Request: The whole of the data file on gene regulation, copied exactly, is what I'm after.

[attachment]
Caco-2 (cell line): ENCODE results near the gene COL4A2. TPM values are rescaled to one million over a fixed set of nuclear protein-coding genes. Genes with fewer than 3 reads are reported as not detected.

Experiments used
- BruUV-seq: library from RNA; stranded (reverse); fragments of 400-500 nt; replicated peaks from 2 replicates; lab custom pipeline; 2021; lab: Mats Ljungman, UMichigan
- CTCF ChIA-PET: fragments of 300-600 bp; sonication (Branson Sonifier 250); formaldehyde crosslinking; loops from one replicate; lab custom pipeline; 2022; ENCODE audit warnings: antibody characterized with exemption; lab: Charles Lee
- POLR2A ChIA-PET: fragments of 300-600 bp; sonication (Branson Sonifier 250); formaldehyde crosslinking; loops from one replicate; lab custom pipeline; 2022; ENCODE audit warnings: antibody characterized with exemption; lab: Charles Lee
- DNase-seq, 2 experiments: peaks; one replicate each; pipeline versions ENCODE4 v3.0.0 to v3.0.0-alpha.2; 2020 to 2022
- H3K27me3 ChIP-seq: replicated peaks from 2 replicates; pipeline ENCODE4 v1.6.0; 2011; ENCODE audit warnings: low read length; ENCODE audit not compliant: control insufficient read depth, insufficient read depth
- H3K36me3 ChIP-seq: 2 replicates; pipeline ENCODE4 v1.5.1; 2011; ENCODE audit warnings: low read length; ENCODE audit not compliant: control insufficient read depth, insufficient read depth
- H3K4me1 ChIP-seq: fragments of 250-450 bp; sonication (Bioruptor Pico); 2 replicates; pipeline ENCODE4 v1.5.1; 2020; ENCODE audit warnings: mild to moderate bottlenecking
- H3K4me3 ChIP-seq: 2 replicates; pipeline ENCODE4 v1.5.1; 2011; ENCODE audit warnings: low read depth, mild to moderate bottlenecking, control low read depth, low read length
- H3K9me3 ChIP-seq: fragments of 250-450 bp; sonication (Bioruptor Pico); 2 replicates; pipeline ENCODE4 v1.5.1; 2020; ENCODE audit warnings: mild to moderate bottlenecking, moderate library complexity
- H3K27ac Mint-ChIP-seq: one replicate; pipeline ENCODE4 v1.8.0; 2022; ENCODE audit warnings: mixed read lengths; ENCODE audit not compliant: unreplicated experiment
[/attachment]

Caco-2 (cell line): ENCODE results near the gene COL4A2. TPM values are rescaled to one million over a fixed set of nuclear protein-coding genes. Genes with fewer than 3 reads are reported as not detected.

Experiments used
- BruUV-seq: library from RNA; stranded (reverse); fragments of 400-500 nt; replicated peaks from 2 replicates; lab custom pipeline; 2021; lab: Mats Ljungman, UMichigan
- CTCF ChIA-PET: fragments of 300-600 bp; sonication (Branson Sonifier 250); formaldehyde crosslinking; loops from one replicate; lab custom pipeline; 2022; ENCODE audit warnings: antibody characterized with exemption; lab: Charles Lee
- POLR2A ChIA-PET: fragments of 300-600 bp; sonication (Branson Sonifier 250); formaldehyde crosslinking; loops from one replicate; lab custom pipeline; 2022; ENCODE audit warnings: antibody characterized with exemption; lab: Charles Lee
- DNase-seq, 2 experiments: peaks; one replicate each; pipeline versions ENCODE4 v3.0.0 to v3.0.0-alpha.2; 2020 to 2022
- H3K27me3 ChIP-seq: replicated peaks from 2 replicates; pipeline ENCODE4 v1.6.0; 2011; ENCODE audit warnings: low read length; ENCODE audit not compliant: control insufficient read depth, insufficient read depth
- H3K36me3 ChIP-seq: 2 replicates; pipeline ENCODE4 v1.5.1; 2011; ENCODE audit warnings: low read length; ENCODE audit not compliant: control insufficient read depth, insufficient read depth
- H3K4me1 ChIP-seq: fragments of 250-450 bp; sonication (Bioruptor Pico); 2 replicates; pipeline ENCODE4 v1.5.1; 2020; ENCODE audit warnings: mild to moderate bottlenecking
- H3K4me3 ChIP-seq: 2 replicates; pipeline ENCODE4 v1.5.1; 2011; ENCODE audit warnings: low read depth, mild to moderate bottlenecking, control low read depth, low read length
- H3K9me3 ChIP-seq: fragments of 250-450 bp; sonication (Bioruptor Pico); 2 replicates; pipeline ENCODE4 v1.5.1; 2020; ENCODE audit warnings: mild to moderate bottlenecking, moderate library complexity
- H3K27ac Mint-ChIP-seq: one replicate; pipeline ENCODE4 v1.8.0; 2022; ENCODE audit warnings: mixed read lengths; ENCODE audit not compliant: unreplicated experiment